A unique set of photographs documenting the underground Catholic Church in China premieres at Loyola University Chicago’s School of Communication at 6 p.m. Thursday, Sept. 16.
The photos were taken by renowned Chinese documentary photographer Lu Nan. This is the first time this comprehensive set of photographs have been exhibited in the United States.
Jesuit Catholic missionaries traveled to China in the 16th century, and Franciscans earlier. Some Chinese who practiced Catholicism chose to go underground in 1949 when communists came to power. Although some state-sponsored Catholic churches remained, many chose to practice their faith behind closed doors and in secret.
Lu Nan, born in 1962 in Beijing, grew up during the cultural revolution. He has spent his career documenting humanitarian issues in China. Subjects of his work in the past have included portraits of hospitalized mental patients, life in Tibet, and the Myamar prison camps.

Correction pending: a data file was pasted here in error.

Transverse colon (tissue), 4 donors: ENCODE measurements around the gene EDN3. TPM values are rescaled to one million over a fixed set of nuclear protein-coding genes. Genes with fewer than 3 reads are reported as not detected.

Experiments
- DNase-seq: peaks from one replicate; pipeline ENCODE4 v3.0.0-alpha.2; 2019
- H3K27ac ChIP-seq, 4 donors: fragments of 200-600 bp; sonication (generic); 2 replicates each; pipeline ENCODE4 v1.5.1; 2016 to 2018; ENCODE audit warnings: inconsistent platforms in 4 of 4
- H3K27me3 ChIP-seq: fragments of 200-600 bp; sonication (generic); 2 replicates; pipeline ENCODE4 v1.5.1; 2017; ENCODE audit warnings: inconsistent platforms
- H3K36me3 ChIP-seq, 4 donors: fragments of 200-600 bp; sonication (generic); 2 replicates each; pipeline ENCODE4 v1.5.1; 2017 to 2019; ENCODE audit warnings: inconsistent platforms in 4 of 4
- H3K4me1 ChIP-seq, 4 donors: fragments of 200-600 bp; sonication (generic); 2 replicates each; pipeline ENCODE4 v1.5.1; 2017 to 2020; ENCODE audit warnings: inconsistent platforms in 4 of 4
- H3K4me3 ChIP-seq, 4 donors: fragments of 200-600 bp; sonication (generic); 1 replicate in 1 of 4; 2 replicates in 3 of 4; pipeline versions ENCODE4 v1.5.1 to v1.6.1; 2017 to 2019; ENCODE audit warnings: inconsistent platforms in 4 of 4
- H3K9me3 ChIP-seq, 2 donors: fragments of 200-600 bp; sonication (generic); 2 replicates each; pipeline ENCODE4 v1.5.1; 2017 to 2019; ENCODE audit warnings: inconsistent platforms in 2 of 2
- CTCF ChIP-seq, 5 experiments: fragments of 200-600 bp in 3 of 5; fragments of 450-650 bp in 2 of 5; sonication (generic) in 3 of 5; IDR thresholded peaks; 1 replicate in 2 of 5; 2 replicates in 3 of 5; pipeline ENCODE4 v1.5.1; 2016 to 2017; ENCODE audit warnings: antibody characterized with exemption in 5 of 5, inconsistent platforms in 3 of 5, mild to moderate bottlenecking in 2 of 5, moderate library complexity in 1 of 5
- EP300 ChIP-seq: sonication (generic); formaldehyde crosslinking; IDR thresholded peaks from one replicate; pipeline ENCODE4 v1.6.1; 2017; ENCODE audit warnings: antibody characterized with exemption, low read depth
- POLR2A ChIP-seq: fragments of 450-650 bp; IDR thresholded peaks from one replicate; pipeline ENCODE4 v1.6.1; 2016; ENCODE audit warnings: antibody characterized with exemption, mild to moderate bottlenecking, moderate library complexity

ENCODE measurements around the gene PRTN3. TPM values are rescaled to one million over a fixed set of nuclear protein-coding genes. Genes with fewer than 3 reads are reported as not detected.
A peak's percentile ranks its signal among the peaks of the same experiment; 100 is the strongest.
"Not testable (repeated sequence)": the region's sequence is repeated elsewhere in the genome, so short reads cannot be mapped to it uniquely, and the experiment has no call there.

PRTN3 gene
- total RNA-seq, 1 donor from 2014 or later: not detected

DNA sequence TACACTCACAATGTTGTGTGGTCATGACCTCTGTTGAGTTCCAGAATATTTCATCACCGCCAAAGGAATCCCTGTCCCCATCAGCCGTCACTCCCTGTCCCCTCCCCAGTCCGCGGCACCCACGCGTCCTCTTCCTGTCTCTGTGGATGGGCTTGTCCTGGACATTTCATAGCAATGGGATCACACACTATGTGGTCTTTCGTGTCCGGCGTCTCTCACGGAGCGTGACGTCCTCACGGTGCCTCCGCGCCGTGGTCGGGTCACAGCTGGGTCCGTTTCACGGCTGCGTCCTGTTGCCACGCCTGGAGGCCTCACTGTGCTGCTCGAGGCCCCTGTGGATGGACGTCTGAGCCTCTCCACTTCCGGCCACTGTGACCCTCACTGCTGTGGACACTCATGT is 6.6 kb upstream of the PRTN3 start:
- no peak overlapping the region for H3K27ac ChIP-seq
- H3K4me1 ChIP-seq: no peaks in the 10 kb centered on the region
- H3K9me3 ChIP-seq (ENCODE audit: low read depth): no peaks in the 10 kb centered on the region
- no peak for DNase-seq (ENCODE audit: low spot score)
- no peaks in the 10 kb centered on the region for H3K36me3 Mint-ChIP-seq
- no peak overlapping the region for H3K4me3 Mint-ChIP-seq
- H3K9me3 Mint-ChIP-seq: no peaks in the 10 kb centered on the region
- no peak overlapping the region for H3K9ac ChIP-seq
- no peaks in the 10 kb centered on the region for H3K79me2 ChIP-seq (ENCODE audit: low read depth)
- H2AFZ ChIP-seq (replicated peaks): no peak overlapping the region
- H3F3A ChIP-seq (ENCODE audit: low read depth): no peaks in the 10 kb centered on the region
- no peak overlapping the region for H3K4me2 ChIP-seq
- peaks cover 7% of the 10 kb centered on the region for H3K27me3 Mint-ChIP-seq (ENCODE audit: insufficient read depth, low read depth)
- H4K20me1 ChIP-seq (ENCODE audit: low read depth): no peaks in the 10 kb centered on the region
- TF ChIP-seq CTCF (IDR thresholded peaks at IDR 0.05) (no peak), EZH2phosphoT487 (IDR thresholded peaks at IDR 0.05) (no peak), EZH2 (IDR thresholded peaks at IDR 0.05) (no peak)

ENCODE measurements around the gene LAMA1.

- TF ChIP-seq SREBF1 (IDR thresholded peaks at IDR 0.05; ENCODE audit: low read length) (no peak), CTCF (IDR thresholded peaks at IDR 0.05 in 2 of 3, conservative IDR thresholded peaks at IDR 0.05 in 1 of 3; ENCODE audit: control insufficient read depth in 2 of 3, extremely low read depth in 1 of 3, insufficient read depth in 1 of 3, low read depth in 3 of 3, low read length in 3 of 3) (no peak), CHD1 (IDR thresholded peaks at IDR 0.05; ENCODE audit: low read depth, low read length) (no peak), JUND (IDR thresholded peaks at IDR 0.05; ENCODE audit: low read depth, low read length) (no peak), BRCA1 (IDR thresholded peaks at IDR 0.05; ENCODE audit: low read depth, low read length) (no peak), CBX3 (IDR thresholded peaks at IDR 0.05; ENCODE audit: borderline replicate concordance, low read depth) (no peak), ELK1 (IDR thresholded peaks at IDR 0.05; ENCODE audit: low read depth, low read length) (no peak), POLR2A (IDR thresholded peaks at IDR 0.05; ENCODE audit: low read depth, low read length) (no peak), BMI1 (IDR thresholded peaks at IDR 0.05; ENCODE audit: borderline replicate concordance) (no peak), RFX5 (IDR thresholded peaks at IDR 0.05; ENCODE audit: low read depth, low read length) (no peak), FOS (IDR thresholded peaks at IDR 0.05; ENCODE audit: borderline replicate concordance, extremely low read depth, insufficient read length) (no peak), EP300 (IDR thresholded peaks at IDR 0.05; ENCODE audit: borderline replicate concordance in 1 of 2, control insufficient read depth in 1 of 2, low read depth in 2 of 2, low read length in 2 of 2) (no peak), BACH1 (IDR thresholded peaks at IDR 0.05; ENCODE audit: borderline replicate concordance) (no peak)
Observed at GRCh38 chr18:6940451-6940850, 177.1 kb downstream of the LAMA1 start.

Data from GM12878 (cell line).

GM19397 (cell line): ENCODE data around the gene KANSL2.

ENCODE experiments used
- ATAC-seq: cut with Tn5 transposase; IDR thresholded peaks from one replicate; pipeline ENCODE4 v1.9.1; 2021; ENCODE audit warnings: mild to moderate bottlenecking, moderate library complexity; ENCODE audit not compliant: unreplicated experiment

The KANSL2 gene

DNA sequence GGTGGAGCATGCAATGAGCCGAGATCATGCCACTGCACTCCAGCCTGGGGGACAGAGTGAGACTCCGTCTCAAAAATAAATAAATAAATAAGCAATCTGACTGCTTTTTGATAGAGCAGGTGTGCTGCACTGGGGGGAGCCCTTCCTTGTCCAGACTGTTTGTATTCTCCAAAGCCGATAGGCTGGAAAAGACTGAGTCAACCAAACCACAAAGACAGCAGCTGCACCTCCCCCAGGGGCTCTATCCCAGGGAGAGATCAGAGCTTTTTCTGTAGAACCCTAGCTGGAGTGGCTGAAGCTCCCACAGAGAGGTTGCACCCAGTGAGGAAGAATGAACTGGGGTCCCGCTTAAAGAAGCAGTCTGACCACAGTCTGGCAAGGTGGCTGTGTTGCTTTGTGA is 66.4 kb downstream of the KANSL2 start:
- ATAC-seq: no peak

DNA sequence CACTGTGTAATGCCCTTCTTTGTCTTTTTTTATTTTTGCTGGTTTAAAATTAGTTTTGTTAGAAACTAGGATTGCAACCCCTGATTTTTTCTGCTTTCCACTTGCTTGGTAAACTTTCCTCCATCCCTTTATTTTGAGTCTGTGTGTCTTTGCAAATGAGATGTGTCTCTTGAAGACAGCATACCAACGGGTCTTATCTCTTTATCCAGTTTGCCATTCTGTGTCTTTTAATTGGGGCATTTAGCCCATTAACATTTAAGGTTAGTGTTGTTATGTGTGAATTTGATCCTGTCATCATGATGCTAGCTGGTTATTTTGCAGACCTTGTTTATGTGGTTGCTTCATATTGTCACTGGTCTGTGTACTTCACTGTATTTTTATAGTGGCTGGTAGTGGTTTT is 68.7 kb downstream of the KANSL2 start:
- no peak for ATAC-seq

“These photographs are both striking and stirring,” says School of Communication Dean Don Heider, PhD. “They show how people hold on to their faith under extraordinary conditions. Lu Nan represents documentary photography at its very best.”
The exhibition, which consists of 60 photographs, is open to the public and will be on display through December 2010.
Loyola’s School of Communication is located at 51 E. Pearson Street. Call 312 915-7740 for more information.
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